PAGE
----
The 30 Most Memorable Moments of the 2011 Philadelphia Eagles Season, #21: Blowout Against Dallas Revives Dream Team Talk

By Bryn Swartz

I’m going to have a long time getting over the start of the 2011 season for the Philadelphia Eagles.

After an offseason that included the addition of six Pro Bowl players, the Eagles were pegged as Super Bowl favorites by many NFL expert. But they stumbled out of the gate at the start of the season, losing four of their first five games, three of them after a fourth quarter collapse.

They used their bye week for some much-needed rest and then edged out the Washington Redskins to improve to 2-4.

This set them up for a big Sunday Night Football battle against the hated Dallas Cowboys. It was a game so important that I dubbed it the biggest regular season game of Andy Reid’s 13-year career. Had the Eagles lost, they would have dropped to 2-5 and cut their slim postseason chances down to almost zero.

But a win would put the Eagles at 3-4. Throw in the Cowboys, who would also be 3-4, and the Eagles would actually be in fairly good shape in the surprisingly weak NFC East.

We all remember what happened.

The Eagles jumped out to a 14-0 after one quarter, 24-0 at halftime, and 34-0 midway through the fourth quarter. Only a late touchdown pass ruined what would have been the first shutout by an Andy Reid team in his career.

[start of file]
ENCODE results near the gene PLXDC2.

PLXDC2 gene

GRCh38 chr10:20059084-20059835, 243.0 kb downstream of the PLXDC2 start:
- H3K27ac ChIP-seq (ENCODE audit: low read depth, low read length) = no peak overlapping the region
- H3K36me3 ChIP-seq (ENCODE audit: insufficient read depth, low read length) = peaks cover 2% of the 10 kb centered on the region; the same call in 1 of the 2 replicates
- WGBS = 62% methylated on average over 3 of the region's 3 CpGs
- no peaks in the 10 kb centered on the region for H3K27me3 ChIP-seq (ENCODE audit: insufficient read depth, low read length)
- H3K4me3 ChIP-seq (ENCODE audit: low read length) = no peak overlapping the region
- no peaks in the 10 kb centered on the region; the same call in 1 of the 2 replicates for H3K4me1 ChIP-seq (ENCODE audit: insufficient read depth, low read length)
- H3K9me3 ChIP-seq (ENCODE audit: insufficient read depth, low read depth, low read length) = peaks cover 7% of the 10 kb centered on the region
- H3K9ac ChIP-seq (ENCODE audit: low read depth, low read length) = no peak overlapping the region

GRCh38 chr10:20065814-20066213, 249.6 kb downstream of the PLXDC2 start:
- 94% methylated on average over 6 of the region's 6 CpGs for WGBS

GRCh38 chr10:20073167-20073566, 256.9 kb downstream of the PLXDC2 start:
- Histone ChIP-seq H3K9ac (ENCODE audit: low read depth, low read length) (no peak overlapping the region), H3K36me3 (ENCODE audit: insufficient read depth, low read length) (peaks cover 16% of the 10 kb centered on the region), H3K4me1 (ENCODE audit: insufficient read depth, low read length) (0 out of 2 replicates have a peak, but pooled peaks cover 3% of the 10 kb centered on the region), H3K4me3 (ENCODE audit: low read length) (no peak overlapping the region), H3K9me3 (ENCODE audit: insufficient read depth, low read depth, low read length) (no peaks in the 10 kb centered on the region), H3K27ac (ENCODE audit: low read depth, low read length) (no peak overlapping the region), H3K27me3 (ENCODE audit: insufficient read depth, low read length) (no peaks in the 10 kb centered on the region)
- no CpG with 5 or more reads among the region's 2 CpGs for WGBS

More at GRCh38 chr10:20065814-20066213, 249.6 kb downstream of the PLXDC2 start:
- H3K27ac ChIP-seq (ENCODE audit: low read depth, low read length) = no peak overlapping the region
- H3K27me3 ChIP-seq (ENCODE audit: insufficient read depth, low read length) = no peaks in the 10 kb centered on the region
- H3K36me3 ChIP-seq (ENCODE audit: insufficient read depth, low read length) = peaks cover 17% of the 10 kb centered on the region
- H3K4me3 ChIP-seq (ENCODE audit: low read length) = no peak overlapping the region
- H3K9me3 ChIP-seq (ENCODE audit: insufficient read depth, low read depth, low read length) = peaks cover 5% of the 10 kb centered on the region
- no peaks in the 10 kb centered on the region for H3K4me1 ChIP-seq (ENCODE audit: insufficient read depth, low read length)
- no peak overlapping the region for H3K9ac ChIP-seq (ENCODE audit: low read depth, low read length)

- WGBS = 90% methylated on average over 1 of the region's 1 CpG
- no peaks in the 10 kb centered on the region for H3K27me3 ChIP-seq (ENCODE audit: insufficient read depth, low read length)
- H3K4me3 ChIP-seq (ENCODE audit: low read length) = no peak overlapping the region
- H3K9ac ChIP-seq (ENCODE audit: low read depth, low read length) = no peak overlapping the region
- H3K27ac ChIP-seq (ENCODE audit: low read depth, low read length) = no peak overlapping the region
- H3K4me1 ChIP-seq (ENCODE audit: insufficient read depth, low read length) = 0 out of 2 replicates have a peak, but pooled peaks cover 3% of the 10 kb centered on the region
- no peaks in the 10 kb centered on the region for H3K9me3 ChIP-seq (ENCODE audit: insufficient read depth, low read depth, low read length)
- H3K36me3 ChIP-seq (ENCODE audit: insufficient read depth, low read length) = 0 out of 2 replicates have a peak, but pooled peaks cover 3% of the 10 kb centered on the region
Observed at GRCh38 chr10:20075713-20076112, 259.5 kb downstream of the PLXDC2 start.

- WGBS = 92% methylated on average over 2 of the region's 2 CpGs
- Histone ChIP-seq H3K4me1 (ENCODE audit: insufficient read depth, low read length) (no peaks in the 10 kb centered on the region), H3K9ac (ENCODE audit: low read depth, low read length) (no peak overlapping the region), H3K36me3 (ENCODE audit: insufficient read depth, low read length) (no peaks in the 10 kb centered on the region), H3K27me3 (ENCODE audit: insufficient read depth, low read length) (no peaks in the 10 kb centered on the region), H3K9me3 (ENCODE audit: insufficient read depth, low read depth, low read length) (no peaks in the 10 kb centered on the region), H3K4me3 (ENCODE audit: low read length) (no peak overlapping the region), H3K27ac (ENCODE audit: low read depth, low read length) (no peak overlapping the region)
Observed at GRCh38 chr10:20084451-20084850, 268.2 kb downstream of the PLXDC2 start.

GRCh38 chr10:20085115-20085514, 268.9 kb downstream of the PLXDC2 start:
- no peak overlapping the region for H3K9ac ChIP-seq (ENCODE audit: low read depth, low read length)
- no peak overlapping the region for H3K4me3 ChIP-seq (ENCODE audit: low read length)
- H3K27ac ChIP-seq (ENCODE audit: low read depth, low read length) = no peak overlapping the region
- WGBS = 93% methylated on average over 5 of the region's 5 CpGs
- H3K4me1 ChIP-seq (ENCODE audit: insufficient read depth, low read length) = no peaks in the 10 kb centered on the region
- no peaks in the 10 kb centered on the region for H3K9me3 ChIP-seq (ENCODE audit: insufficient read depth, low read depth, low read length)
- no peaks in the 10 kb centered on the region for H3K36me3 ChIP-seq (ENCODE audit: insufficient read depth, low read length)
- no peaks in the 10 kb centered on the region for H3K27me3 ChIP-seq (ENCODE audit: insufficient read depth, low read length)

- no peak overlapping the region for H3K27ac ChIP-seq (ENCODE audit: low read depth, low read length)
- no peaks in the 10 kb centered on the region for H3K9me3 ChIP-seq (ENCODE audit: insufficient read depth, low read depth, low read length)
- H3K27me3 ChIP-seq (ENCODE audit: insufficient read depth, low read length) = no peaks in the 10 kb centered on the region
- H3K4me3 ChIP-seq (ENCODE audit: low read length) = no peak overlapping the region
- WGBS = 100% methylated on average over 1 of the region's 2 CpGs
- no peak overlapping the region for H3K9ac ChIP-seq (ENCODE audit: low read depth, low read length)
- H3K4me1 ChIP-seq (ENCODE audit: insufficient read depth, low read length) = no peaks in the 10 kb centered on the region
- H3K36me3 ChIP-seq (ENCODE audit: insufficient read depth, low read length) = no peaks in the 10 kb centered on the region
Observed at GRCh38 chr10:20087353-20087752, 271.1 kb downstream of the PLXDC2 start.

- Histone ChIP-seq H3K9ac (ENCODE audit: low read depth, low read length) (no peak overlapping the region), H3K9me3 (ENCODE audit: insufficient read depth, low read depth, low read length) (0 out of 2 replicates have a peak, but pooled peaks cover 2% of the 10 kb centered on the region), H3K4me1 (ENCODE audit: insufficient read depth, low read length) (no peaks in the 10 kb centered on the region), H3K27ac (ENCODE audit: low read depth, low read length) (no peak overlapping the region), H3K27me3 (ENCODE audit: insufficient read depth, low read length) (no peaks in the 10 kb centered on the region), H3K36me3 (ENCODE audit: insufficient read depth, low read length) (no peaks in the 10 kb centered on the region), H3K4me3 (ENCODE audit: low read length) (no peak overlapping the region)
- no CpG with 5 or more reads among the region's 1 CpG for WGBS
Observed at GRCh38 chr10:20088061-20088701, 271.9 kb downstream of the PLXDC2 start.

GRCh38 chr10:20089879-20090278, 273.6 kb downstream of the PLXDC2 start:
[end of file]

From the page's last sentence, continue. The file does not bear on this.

It was the most complete performance of the season (obviously), and it included dominant performances by Michael Vick (21-28 for 279 yards and two touchdowns, plus 50 rush yards) and LeSean McCoy (30 carries for a career-high 185 yards, plus two touchdowns). The Eagles sacked Tony Romo four times, including two by Jason Babin, and Nnamdi Asomugha intercepted a pass on a deflection.

After the win, the football world went nuts. The Eagles were everybody’s Super Bowl team again.

The official Las Vegas gambling odds gave the Eagles the sixth highest Super Bowl odds of any team, an unprecedented figure for a team which actually had a losing record.

Everybody thought the Eagles were back. Including the team itself.

Then they promptly lost back-to-back games at home, both again by blown fourth quarter leads, dropping them to 3-6 on the season, and virtually eliminating any chance at a postseason appearance.

The dominant victory over Dallas was just a glimpse of what the Eagles could become if they truly jelled together.

Unfortunately they failed to do so more times than not, and the result was a brutal 8-8 record.

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